One Man, One Woman, Eight Decades of Disney Animated Features watched in order, and the overly complex system they invented to grade them. These are our thoughts, rants, and observations.
This is Disney By The Numbers.
It’s all been building to this.
I know it hasn’t seemed like it. But From Snow White to Fantasia, through to the bizarre and dull package films and on past the Silver Age beginnings, all our Disney films, in one way or another have been reaching to this film. Everything Walt Disney Animation Studios had learned from its beginnings in 1929 to this point are put into practice and thrown onto the screen in a brilliant display of color, sound, special effects, and characterization. In a lot of ways this is the pinnacle of Walt Disney Animation pre-Renaissance.
But that isn’t just my opinion, I can prove it… numerically.
- Theme 3
- Tightness of Script 2
- Dialogue 2
- Use of Comedy 3
- Use of Drama 3
Snow White was a revolution in animated story telling in that it was the first cartoon to have a story that lasted the length of a feature film. But there’s no denying that for as great as the film may be, you can still see its roots in animated shorts. The same goes for Pinocchio and most of the Golden Age Films. Then the package films fully reverted to that format. But with Cinderella and the advent of the Silver Age, Animated Features with fully defined narratives came into their own. Sleeping Beauty capitalizes on this trend by having the characters not only grapple with a singular villain, but a central problem: how to thwart Maleficent’s prophecy. This narrative spine influences every action of the protagonists from the moment the curse is uttered. No other Disney movie had that singular focus previously and it results in one of the best scripts Disney had yet produced.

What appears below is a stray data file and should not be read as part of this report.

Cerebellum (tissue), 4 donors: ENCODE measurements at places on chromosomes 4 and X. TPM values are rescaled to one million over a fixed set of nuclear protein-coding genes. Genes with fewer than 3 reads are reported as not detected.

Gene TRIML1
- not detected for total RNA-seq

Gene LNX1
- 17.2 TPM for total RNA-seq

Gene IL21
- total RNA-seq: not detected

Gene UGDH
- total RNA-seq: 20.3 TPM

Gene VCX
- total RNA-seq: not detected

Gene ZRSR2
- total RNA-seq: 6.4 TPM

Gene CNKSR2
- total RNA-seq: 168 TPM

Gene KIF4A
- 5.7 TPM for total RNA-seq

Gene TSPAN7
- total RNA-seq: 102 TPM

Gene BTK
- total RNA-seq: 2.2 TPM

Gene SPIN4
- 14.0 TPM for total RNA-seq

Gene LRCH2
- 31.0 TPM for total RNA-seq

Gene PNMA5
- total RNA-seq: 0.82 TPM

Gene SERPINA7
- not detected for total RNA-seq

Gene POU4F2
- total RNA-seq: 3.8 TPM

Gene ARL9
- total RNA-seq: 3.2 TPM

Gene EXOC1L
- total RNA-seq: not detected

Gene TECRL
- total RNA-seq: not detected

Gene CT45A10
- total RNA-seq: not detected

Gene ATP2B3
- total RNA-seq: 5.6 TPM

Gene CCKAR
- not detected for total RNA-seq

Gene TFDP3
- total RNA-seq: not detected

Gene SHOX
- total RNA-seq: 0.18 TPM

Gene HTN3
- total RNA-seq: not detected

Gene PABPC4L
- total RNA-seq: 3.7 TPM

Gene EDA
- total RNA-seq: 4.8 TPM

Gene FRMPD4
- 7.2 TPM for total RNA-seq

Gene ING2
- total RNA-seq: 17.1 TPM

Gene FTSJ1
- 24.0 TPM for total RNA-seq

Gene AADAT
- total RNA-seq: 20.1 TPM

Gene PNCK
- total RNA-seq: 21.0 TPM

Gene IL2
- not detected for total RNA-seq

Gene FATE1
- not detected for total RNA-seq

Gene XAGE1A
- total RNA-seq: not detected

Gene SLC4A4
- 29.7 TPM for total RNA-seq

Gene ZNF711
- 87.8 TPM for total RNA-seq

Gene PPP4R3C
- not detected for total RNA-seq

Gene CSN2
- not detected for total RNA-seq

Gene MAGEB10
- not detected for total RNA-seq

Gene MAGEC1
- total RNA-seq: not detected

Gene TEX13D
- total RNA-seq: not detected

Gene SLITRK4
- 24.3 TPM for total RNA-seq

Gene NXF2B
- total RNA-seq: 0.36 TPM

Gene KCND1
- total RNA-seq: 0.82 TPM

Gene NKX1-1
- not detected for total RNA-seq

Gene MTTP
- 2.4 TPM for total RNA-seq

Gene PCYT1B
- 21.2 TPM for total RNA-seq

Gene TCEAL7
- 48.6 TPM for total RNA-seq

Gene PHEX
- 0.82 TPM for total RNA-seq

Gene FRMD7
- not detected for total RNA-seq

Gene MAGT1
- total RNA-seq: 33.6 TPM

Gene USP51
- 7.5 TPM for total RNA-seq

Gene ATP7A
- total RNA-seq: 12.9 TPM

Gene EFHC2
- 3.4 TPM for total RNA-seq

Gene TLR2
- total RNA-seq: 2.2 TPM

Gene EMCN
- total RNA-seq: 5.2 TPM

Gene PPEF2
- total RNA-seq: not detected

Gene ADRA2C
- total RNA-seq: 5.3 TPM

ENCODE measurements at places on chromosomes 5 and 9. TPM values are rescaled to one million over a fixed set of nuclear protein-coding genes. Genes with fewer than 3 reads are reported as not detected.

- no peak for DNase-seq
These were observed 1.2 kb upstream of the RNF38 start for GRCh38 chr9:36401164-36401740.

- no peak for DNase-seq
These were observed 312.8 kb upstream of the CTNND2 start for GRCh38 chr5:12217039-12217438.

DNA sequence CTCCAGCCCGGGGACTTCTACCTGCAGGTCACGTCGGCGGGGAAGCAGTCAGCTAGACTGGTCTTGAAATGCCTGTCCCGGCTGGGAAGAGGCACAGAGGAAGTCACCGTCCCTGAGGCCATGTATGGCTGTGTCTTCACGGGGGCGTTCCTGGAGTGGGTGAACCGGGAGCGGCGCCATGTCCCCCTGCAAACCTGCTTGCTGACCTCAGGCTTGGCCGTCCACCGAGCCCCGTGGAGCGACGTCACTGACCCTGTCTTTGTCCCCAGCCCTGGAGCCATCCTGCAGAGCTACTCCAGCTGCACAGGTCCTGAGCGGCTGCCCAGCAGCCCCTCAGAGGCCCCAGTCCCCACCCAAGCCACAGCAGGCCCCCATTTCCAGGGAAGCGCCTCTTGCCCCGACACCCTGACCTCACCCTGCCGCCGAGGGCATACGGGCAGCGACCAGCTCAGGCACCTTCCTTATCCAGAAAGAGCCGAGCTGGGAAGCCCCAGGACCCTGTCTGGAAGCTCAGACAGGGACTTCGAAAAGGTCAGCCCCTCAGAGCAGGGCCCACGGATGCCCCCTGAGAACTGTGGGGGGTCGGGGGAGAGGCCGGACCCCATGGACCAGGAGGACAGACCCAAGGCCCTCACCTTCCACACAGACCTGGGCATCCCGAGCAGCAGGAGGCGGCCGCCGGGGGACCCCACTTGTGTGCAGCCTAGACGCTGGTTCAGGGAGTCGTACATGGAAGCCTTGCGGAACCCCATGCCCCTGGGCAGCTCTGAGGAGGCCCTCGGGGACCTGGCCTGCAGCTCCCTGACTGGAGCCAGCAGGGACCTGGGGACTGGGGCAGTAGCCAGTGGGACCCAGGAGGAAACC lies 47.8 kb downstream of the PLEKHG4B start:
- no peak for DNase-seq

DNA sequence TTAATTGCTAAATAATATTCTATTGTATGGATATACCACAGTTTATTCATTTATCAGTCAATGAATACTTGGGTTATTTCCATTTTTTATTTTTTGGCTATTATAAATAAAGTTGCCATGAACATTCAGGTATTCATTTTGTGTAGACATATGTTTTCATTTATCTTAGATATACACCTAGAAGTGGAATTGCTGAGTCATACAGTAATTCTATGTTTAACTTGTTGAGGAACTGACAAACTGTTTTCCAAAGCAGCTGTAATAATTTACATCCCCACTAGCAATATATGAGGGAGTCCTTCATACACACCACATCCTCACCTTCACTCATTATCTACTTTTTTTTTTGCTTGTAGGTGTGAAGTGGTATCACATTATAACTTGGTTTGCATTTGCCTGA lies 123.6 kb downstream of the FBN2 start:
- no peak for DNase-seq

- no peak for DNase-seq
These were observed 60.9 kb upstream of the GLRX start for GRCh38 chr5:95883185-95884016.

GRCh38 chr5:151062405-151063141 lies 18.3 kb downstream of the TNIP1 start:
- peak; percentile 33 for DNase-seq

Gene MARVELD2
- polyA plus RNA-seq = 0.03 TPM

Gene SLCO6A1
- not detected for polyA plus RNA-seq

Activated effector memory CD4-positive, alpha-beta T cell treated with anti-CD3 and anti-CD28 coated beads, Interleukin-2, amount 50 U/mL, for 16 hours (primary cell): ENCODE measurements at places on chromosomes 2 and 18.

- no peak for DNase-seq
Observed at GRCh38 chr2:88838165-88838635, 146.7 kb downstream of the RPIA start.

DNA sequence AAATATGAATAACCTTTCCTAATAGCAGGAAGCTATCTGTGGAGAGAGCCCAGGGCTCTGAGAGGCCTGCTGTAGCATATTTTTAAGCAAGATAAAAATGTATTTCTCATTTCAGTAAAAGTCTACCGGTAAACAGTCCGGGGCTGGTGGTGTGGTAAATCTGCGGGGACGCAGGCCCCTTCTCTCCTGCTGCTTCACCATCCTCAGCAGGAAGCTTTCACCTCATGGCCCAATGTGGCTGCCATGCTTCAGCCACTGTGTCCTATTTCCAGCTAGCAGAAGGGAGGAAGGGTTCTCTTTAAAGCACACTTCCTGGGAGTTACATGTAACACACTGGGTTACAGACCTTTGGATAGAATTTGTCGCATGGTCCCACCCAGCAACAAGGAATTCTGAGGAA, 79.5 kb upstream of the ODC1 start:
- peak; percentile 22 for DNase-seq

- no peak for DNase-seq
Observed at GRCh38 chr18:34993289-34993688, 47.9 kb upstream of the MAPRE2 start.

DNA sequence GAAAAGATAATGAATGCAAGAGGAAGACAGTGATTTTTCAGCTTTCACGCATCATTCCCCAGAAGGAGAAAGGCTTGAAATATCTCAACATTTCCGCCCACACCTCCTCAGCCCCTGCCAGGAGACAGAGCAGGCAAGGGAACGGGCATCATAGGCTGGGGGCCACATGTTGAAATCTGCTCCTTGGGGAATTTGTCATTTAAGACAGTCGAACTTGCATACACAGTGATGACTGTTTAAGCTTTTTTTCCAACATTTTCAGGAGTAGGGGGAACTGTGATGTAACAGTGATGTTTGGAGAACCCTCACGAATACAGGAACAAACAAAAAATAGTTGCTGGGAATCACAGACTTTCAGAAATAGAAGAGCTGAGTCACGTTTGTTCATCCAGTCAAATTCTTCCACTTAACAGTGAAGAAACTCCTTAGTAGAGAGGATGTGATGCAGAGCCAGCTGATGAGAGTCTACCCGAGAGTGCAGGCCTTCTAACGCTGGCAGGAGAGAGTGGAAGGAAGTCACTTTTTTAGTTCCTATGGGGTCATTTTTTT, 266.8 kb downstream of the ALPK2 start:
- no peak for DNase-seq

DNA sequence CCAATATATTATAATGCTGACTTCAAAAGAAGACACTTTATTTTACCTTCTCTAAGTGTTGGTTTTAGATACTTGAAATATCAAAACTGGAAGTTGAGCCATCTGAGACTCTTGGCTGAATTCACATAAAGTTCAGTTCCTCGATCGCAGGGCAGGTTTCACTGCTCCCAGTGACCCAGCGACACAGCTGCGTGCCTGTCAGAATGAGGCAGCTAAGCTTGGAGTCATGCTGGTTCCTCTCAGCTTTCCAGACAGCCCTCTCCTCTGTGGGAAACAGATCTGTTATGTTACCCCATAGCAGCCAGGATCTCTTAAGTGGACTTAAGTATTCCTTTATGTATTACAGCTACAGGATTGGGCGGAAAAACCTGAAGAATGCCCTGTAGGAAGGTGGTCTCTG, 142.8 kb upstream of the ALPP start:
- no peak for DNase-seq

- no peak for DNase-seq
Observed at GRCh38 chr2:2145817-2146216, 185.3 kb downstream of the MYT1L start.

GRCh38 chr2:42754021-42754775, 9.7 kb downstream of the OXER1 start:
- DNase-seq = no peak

On top of that, it manages drama, comedy, and snappy dialogue.
In fact, in terms of comedic back and forth, this might be the best film Disney ever did before the 90s.
- Lyrics 2
- Score 5
- Number of Songs 2
- Notoriety of Songs 1
Now it’s no secret that few of the songs featured in Sleeping Beauty top the lists of best Disney songs. There isn’t a show stopper like ‘Bibbidi Bobbidi Boo’ or ‘Be Our Guest’. It barely has an ‘I Want’ song, like ‘Part Of Your World’ or ‘For The First Time In Forever’. In fact, the only song that really stands out is ‘Once Upon A Dream’, and there’s no question it’s a beautiful song, but it doesn’t really hold a candle to the likes of ‘A Dream Is A Wish Your Heart Makes’ or ‘When You Wish Upon A Star’.